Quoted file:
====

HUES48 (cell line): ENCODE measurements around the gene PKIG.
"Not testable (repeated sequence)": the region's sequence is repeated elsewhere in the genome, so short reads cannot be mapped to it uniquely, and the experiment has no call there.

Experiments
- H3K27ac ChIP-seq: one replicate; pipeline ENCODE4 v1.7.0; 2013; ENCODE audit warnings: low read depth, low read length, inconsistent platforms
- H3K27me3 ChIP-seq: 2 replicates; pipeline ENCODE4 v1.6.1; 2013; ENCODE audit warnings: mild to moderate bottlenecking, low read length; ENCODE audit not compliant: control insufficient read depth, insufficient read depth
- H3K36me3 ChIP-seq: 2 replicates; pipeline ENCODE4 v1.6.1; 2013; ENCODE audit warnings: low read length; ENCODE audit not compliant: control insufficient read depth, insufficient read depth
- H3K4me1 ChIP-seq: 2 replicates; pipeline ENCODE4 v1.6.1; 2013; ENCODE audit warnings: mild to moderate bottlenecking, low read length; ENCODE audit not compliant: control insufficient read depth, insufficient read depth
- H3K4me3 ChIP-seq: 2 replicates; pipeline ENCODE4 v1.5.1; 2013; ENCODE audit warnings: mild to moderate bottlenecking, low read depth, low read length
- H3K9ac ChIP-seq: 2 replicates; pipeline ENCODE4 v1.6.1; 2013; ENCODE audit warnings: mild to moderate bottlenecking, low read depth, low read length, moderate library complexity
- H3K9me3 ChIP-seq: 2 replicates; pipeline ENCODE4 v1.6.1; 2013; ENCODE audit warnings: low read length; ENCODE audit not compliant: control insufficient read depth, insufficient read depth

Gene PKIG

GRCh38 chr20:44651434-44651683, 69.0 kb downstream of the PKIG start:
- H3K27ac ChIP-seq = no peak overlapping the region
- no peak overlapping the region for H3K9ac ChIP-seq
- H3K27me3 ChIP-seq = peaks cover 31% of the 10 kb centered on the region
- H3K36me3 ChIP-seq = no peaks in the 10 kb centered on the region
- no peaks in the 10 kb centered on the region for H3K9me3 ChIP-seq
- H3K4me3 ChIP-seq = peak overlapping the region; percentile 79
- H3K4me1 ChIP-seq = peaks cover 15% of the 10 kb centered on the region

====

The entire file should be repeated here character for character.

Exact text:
HUES48 (cell line): ENCODE measurements around the gene PKIG.
"Not testable (repeated sequence)": the region's sequence is repeated elsewhere in the genome, so short reads cannot be mapped to it uniquely, and the experiment has no call there.

Experiments
- H3K27ac ChIP-seq: one replicate; pipeline ENCODE4 v1.7.0; 2013; ENCODE audit warnings: low read depth, low read length, inconsistent platforms
- H3K27me3 ChIP-seq: 2 replicates; pipeline ENCODE4 v1.6.1; 2013; ENCODE audit warnings: mild to moderate bottlenecking, low read length; ENCODE audit not compliant: control insufficient read depth, insufficient read depth
- H3K36me3 ChIP-seq: 2 replicates; pipeline ENCODE4 v1.6.1; 2013; ENCODE audit warnings: low read length; ENCODE audit not compliant: control insufficient read depth, insufficient read depth
- H3K4me1 ChIP-seq: 2 replicates; pipeline ENCODE4 v1.6.1; 2013; ENCODE audit warnings: mild to moderate bottlenecking, low read length; ENCODE audit not compliant: control insufficient read depth, insufficient read depth
- H3K4me3 ChIP-seq: 2 replicates; pipeline ENCODE4 v1.5.1; 2013; ENCODE audit warnings: mild to moderate bottlenecking, low read depth, low read length
- H3K9ac ChIP-seq: 2 replicates; pipeline ENCODE4 v1.6.1; 2013; ENCODE audit warnings: mild to moderate bottlenecking, low read depth, low read length, moderate library complexity
- H3K9me3 ChIP-seq: 2 replicates; pipeline ENCODE4 v1.6.1; 2013; ENCODE audit warnings: low read length; ENCODE audit not compliant: control insufficient read depth, insufficient read depth

Gene PKIG

GRCh38 chr20:44651434-44651683, 69.0 kb downstream of the PKIG start:
- H3K27ac ChIP-seq = no peak overlapping the region
- no peak overlapping the region for H3K9ac ChIP-seq
- H3K27me3 ChIP-seq = peaks cover 31% of the 10 kb centered on the region
- H3K36me3 ChIP-seq = no peaks in the 10 kb centered on the region
- no peaks in the 10 kb centered on the region for H3K9me3 ChIP-seq
- H3K4me3 ChIP-seq = peak overlapping the region; percentile 79
- H3K4me1 ChIP-seq = peaks cover 15% of the 10 kb centered on the region